Few studies describe medical complaints and substance use patterns related to attending music concerts. As such, the objective of this study is to describe patient demographics, substance use and intoxication patterns, and medical interventions provided to adolescents and young adults assessed in an emergency department (ED) for complaints directly related to concert attendance.
A retrospective chart review of patients 13–30 years old who were transported to the ED directly from music concerts between January 2011 and December 2015 was conducted. Descriptive statistics and logistic regression were used to analyze patient demographic, intervention, and substance use data.
There were 115 concerts identified, of which 48 (42%) were linked to 142 relevant ED visits; the total number of attendees at each concert is unknown. The mean age of the 142 described patients was 19.5 years (SD 3.3) with 72% < 21 and 33% < 18; 71% of patients were female and 96% of visits were substance-use related. Mean blood alcohol level was 242 mg/dL (range 104–412, SD 70). Glasgow Coma Scale (GCS) scores ranged from 3 to 15, with a mean of 14. Two patients required intubation and 61% of patients received interventions, including medications (47%), intravenous fluids (46%), specialty consultation (20%), restraints (14%), imaging (6%), and laceration repair (3%). Attendance at pop and electronic dance music concerts was associated with the widest ranges of GCS scores (8–15 and 6–14 respectively), mass casualty incident declarations, and among the highest mean blood alcohol levels (246 and 244 mg/dL, respectively).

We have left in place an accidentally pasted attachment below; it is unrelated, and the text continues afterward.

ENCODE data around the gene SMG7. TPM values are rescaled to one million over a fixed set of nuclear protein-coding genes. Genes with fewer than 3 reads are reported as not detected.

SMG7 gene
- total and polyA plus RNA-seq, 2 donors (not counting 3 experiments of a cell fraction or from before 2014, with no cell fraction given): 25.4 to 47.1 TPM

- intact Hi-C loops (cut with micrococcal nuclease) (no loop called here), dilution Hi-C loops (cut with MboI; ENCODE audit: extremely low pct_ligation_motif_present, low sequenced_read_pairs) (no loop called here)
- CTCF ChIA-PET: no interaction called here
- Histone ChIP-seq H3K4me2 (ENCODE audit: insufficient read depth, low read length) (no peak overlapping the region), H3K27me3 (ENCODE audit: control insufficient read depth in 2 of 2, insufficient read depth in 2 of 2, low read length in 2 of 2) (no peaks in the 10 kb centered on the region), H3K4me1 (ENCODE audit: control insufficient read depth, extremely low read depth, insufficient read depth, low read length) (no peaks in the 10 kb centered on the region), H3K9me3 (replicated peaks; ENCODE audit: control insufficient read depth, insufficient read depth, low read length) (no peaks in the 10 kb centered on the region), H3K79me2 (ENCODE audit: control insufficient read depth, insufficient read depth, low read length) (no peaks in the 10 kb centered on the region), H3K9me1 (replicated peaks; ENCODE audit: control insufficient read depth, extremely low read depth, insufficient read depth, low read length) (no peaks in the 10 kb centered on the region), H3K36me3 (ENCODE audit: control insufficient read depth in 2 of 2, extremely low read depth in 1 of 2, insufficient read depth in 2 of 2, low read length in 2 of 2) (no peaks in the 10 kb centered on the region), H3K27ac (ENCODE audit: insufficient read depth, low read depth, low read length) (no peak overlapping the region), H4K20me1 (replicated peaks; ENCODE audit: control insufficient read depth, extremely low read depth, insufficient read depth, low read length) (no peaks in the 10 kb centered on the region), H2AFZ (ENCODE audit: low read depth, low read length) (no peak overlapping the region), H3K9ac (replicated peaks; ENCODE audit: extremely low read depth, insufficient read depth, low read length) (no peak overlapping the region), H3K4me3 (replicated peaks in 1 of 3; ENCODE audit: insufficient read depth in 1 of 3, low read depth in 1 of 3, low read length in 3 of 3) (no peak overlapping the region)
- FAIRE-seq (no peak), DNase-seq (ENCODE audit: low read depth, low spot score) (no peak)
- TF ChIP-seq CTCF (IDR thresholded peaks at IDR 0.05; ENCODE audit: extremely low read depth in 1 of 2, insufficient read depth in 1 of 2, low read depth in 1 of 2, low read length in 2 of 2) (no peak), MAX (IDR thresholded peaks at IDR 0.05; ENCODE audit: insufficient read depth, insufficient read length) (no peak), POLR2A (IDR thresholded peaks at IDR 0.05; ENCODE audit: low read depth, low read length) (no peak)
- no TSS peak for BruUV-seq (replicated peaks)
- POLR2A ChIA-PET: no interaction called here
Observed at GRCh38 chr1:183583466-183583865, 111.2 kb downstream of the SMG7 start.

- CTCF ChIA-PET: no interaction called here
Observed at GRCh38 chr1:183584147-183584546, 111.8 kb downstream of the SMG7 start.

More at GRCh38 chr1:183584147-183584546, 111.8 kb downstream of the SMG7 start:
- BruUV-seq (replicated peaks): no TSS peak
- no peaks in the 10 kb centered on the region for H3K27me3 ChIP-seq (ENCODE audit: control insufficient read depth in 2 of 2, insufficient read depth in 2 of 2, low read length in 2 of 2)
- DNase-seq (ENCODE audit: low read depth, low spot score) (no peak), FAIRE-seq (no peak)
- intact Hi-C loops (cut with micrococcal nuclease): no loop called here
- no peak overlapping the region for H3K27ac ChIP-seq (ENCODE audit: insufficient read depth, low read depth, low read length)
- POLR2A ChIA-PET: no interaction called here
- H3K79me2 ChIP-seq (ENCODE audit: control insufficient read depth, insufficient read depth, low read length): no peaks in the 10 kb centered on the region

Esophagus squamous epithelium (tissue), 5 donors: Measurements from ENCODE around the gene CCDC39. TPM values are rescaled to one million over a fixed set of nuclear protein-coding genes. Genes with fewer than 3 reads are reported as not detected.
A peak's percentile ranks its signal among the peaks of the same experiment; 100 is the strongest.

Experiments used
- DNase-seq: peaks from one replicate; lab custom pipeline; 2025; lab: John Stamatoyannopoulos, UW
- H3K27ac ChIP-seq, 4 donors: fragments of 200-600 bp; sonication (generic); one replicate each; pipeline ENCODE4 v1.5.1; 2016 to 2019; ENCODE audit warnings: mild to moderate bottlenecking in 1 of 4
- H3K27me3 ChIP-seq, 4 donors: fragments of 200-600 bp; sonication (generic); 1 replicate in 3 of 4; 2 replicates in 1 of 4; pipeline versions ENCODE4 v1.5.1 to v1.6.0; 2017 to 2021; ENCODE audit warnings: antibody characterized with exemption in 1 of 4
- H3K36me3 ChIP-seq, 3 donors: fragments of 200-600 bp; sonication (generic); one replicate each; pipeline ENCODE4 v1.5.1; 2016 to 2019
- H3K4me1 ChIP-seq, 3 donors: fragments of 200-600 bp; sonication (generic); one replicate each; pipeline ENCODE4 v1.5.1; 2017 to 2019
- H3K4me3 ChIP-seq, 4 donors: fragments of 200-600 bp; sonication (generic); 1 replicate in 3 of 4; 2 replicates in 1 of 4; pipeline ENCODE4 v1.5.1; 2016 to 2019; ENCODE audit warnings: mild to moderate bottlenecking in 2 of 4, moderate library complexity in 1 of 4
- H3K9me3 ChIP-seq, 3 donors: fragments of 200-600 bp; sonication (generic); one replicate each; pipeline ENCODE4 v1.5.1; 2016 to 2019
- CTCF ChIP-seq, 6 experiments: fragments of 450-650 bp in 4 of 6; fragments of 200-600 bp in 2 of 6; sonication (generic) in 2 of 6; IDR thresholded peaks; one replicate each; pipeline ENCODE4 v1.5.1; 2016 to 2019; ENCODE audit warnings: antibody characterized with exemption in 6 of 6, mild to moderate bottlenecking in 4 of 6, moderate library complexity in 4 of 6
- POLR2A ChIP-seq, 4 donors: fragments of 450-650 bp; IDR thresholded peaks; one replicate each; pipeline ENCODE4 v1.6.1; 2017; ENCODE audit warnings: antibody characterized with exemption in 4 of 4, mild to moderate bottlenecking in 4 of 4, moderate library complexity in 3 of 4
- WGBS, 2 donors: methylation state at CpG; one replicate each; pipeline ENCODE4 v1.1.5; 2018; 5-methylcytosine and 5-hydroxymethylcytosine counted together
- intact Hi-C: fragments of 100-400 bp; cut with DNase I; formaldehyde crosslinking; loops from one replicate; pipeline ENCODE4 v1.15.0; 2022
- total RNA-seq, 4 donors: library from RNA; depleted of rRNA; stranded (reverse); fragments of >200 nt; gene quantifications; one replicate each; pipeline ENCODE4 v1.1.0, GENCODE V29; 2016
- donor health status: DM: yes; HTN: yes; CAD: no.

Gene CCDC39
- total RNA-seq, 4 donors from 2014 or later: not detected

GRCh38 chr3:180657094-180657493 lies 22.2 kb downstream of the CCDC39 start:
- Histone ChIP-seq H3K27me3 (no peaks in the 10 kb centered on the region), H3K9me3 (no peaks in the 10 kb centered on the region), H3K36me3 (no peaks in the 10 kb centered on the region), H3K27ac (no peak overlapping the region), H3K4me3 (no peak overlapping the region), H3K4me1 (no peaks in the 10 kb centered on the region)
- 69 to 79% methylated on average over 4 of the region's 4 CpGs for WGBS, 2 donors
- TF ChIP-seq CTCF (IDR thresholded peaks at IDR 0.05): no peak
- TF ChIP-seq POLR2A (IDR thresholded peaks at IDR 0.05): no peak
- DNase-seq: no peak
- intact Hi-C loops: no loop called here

Substance use is the predominant reason for music concert related ED visits and patients may have serious levels of intoxication, receiving multiple medical interventions. These data demonstrate the need for additional large-scale studies to confirm trends and increase awareness of this important public health problem.